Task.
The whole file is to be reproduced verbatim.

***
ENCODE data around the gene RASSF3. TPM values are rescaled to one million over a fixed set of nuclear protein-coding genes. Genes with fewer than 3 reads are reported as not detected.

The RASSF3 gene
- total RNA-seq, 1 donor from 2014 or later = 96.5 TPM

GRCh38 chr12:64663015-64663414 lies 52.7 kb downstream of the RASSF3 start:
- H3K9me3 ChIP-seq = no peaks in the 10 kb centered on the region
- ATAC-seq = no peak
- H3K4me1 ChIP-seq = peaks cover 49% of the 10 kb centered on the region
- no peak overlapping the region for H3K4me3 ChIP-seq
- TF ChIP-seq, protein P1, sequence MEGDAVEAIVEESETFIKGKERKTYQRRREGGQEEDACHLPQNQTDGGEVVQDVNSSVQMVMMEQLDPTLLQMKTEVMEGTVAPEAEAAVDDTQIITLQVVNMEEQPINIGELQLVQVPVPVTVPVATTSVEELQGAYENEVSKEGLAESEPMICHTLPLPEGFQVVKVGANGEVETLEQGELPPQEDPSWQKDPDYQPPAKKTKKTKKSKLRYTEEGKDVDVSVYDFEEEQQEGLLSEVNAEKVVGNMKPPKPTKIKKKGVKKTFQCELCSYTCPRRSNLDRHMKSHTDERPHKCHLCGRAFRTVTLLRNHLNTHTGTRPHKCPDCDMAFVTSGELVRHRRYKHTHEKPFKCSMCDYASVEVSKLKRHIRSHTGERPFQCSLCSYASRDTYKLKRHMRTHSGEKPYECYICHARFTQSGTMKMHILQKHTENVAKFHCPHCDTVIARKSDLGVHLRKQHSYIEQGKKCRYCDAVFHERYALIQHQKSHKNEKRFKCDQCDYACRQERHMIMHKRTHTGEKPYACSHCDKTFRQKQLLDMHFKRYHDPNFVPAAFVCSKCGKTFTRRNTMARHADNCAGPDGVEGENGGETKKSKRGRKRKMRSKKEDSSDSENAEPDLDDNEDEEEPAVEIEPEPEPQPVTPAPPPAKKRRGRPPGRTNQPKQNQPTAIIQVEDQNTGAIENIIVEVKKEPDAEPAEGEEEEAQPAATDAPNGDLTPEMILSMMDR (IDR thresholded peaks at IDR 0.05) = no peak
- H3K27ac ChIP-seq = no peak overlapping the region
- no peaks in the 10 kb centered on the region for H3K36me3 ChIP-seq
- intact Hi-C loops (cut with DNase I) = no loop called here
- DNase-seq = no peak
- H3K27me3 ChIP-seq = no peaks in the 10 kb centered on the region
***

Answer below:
ENCODE data around the gene RASSF3. TPM values are rescaled to one million over a fixed set of nuclear protein-coding genes. Genes with fewer than 3 reads are reported as not detected.

The RASSF3 gene
- total RNA-seq, 1 donor from 2014 or later = 96.5 TPM

GRCh38 chr12:64663015-64663414 lies 52.7 kb downstream of the RASSF3 start:
- H3K9me3 ChIP-seq = no peaks in the 10 kb centered on the region
- ATAC-seq = no peak
- H3K4me1 ChIP-seq = peaks cover 49% of the 10 kb centered on the region
- no peak overlapping the region for H3K4me3 ChIP-seq
- TF ChIP-seq, protein P1, sequence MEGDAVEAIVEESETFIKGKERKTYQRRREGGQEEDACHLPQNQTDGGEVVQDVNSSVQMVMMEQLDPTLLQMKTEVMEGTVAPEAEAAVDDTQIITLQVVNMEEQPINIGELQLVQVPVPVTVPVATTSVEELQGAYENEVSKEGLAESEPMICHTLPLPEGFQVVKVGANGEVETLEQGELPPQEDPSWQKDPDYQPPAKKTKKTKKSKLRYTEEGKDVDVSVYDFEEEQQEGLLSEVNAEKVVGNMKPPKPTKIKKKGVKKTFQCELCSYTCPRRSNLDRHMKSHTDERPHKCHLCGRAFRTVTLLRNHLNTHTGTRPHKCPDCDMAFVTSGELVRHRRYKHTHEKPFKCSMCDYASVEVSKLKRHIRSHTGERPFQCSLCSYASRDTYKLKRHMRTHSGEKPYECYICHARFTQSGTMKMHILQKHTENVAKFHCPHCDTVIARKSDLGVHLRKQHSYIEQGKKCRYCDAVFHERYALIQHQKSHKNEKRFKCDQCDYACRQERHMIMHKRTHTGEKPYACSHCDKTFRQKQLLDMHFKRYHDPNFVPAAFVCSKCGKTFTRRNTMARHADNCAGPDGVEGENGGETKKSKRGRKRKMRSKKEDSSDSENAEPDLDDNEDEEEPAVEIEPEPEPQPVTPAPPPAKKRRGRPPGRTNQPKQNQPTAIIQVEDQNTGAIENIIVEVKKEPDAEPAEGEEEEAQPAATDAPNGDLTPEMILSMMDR (IDR thresholded peaks at IDR 0.05) = no peak
- H3K27ac ChIP-seq = no peak overlapping the region
- no peaks in the 10 kb centered on the region for H3K36me3 ChIP-seq
- intact Hi-C loops (cut with DNase I) = no loop called here
- DNase-seq = no peak
- H3K27me3 ChIP-seq = no peaks in the 10 kb centered on the region